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Lemn Sissay MBE is a British author. He is known for performances of his poetry and also with jazz fusion groups. He is a playwright, and has worked on radio and television. He appears on the award winning Leftfield album Leftism

At eighteen years old he moved from the villages of Lancashire to the city of Manchester. By the age of nineteen he was one of only two black literature development workers in Britain at Commonword, a community publishing cooperative in Manchester. A number of his poems adorn buildings throughout the Manchester area and have become landmarks.

By the age of 21 his first book of poetry was released in London. “Lemn Sissay has success written all over his forehead” said the Guardian Newspaper in 1988. He soon left his post and from the age of 24 until the present day he has been a full time writer. He has read his poetry on stages throughout the world. Some examples are Jo’Burg, Cape Town Pretoria in South Africa, Cameroon, Ethiopia, Singapore, Los Angeles, Berkley, Melbourne, Bulgaria, Greece, Germany, France, Switzerland, Portugal, India, Holland, Ireland, and Italy.

In 1995 The BBC made a television documentary about his life called Internal Flight. His 2005 drama Something Dark deals with his search for his family. In 2006 Something Dark was adapted for BBC Radio 3 and won the RIMA award.

Television appearances range from The South Bank Show to BBC’s hit series Grumpy Old Men, where he remains the youngest contributor. As a radio broadcaster he makes documentaries for the BBC. They range in subject matter from The Last Poets in New York to WH Auden’s Night Mail; the last in March 2008 was a documentary about the source of pub signs all over Britain called The Black Boy. He is a regular contributor on BBC Radio Four’s Saturday Live which in 2008 is nominated for two Sony Awards. He also contributes to Simon Mayo’s Book Panel.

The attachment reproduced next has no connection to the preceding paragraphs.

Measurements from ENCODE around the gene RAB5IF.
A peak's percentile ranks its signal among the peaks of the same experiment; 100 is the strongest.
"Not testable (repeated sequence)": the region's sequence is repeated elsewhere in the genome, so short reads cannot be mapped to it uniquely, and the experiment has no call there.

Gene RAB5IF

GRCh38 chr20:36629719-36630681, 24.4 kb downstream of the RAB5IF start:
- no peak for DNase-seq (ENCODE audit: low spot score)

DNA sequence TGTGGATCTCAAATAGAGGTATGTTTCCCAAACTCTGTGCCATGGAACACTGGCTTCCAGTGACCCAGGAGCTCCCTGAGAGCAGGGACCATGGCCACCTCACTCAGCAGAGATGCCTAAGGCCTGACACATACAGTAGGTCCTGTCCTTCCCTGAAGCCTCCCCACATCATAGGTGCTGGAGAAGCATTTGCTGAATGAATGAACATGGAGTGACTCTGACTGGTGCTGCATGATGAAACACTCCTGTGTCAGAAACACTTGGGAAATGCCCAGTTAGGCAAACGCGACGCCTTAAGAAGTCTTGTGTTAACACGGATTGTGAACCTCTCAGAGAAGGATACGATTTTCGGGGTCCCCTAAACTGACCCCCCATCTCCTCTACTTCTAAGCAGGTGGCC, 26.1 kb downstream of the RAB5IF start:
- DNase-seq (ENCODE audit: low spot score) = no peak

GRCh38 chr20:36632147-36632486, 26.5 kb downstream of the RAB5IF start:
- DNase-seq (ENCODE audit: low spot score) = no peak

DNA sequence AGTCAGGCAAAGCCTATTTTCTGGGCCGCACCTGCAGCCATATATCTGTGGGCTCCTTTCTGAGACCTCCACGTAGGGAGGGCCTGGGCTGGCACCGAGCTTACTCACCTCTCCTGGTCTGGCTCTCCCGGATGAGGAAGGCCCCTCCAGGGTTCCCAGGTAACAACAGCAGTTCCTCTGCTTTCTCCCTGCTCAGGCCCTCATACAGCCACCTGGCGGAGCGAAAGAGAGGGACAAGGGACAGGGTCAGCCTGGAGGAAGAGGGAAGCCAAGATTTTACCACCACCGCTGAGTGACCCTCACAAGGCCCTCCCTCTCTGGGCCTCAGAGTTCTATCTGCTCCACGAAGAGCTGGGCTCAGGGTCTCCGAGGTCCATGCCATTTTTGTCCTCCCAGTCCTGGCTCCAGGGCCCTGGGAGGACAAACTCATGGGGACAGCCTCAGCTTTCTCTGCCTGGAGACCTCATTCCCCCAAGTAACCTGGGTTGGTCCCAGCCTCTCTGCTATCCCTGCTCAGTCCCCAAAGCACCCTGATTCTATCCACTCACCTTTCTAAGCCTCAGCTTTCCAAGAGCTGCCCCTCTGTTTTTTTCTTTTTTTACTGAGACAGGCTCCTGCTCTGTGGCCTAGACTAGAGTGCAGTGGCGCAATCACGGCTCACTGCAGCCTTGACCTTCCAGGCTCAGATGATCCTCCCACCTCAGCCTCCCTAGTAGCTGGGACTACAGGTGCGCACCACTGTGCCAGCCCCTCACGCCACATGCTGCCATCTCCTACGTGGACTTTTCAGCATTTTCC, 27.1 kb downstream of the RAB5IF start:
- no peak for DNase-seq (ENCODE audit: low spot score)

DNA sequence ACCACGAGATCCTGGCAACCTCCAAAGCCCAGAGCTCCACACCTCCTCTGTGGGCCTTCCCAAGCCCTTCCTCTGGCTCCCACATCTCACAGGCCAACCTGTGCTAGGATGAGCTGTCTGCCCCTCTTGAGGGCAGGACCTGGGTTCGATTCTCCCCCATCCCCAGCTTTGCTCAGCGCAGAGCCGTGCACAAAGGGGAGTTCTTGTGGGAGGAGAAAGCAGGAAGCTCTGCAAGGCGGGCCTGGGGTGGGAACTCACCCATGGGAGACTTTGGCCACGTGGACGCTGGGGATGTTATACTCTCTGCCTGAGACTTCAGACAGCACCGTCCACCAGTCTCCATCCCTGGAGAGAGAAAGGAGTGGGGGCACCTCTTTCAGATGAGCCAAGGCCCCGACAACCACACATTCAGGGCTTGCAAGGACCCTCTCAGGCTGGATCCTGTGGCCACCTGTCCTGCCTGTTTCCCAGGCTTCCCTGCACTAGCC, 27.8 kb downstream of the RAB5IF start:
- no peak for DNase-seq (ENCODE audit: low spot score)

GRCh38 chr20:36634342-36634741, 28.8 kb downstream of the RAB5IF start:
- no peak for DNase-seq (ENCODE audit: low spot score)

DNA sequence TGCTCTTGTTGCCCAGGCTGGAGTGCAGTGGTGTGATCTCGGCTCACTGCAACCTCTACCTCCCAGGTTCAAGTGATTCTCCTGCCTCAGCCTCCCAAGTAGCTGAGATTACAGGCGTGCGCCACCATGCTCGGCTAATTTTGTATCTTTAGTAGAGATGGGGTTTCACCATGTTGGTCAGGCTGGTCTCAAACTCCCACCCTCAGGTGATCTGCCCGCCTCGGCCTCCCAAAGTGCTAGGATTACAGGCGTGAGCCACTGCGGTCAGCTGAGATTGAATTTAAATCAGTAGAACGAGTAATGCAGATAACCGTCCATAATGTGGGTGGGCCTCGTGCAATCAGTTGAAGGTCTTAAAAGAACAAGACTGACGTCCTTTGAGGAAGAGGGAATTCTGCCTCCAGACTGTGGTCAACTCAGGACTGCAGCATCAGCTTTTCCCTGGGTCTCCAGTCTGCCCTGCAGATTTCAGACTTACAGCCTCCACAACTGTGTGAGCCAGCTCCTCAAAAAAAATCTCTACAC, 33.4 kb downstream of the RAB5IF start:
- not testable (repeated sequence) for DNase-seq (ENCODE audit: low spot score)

In 2008, as part of his Poems as Landmarks series, a commissioned poem "The Gilt of Cain" is to be placed inside a sculpture in The City of London. In 2007 he was appointed as artist-in-residence at the Southbank Centre in London where he remains throughout 2008. In 2008 his award winning play was published by Oberon Books as part of Hidden Gems edited by Professor Deidre Osborne. Also in 2008 his next book of poetry Listener is to be published by award winning publishing house Canongate. The cover shot is a photograph taken by award winning photographer Rankin. Prior to the book launch and tour Lemn Sissay will be travelling to the Antarctic with Cape Farewell and a ship full of artists.

He was born in Billinge, near Wigan, Lancashire, of Ethiopian descent. He was fostered for eleven years. From eleven to seventeen he lived in various children's homes in Lancashire. Since then he spent most of his adult life searching for his family. By the age of thirty-two he had found them all. In his own words he “has now got a fully dysfunctional family just like everyone else”.

Sissay was appointed Member of the Order of the British Empire (MBE) in the 2010 New Year Honours.[1]

Books

  • Tender Fingers in a Clenched Fist 1987
  • Rebel Without Applause 1992 with Bloodaxe and 2000 with Canongate
  • Morning Breaks in the Elevator 1999
  • The Fire People 1999 Editor
  • Emperor’s Watchmaker 2000
  • Something Dark 2008
  • Listener 2008

Plays

Don't Look Down (1993) Chaos by Design (1994) Storm (2002) Something Dark (2006)

Recorded releases

http://www.discogs.com/artist/Lemn+Sissay

References

External links

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